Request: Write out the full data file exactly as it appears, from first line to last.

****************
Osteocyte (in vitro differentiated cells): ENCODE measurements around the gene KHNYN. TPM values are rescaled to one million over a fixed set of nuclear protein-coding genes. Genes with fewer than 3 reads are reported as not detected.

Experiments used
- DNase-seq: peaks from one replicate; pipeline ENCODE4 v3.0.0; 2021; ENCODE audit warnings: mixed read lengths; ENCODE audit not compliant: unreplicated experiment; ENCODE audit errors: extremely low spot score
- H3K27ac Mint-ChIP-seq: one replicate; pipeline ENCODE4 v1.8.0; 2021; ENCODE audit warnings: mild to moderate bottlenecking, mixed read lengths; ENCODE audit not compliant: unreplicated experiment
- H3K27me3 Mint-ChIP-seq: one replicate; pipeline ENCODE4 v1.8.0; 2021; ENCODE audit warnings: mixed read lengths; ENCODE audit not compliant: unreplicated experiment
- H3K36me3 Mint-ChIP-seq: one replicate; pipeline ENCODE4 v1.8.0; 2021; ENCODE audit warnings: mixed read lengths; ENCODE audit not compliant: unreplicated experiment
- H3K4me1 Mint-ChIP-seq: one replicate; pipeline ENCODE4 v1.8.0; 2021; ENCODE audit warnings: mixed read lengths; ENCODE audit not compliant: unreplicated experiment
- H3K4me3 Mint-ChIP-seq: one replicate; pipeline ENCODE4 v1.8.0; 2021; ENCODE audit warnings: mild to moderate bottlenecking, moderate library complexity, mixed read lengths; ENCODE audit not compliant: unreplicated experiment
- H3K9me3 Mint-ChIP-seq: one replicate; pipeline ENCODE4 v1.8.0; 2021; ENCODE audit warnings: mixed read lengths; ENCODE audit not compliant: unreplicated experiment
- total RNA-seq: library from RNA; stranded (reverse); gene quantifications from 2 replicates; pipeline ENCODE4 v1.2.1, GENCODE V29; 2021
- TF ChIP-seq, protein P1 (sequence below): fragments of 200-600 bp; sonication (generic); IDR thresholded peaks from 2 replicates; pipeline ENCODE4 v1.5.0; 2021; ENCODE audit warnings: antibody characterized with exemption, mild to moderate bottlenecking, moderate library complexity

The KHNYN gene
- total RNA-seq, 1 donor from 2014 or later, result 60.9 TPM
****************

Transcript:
Osteocyte (in vitro differentiated cells): ENCODE measurements around the gene KHNYN. TPM values are rescaled to one million over a fixed set of nuclear protein-coding genes. Genes with fewer than 3 reads are reported as not detected.

Experiments used
- DNase-seq: peaks from one replicate; pipeline ENCODE4 v3.0.0; 2021; ENCODE audit warnings: mixed read lengths; ENCODE audit not compliant: unreplicated experiment; ENCODE audit errors: extremely low spot score
- H3K27ac Mint-ChIP-seq: one replicate; pipeline ENCODE4 v1.8.0; 2021; ENCODE audit warnings: mild to moderate bottlenecking, mixed read lengths; ENCODE audit not compliant: unreplicated experiment
- H3K27me3 Mint-ChIP-seq: one replicate; pipeline ENCODE4 v1.8.0; 2021; ENCODE audit warnings: mixed read lengths; ENCODE audit not compliant: unreplicated experiment
- H3K36me3 Mint-ChIP-seq: one replicate; pipeline ENCODE4 v1.8.0; 2021; ENCODE audit warnings: mixed read lengths; ENCODE audit not compliant: unreplicated experiment
- H3K4me1 Mint-ChIP-seq: one replicate; pipeline ENCODE4 v1.8.0; 2021; ENCODE audit warnings: mixed read lengths; ENCODE audit not compliant: unreplicated experiment
- H3K4me3 Mint-ChIP-seq: one replicate; pipeline ENCODE4 v1.8.0; 2021; ENCODE audit warnings: mild to moderate bottlenecking, moderate library complexity, mixed read lengths; ENCODE audit not compliant: unreplicated experiment
- H3K9me3 Mint-ChIP-seq: one replicate; pipeline ENCODE4 v1.8.0; 2021; ENCODE audit warnings: mixed read lengths; ENCODE audit not compliant: unreplicated experiment
- total RNA-seq: library from RNA; stranded (reverse); gene quantifications from 2 replicates; pipeline ENCODE4 v1.2.1, GENCODE V29; 2021
- TF ChIP-seq, protein P1 (sequence below): fragments of 200-600 bp; sonication (generic); IDR thresholded peaks from 2 replicates; pipeline ENCODE4 v1.5.0; 2021; ENCODE audit warnings: antibody characterized with exemption, mild to moderate bottlenecking, moderate library complexity

The KHNYN gene
- total RNA-seq, 1 donor from 2014 or later, result 60.9 TPM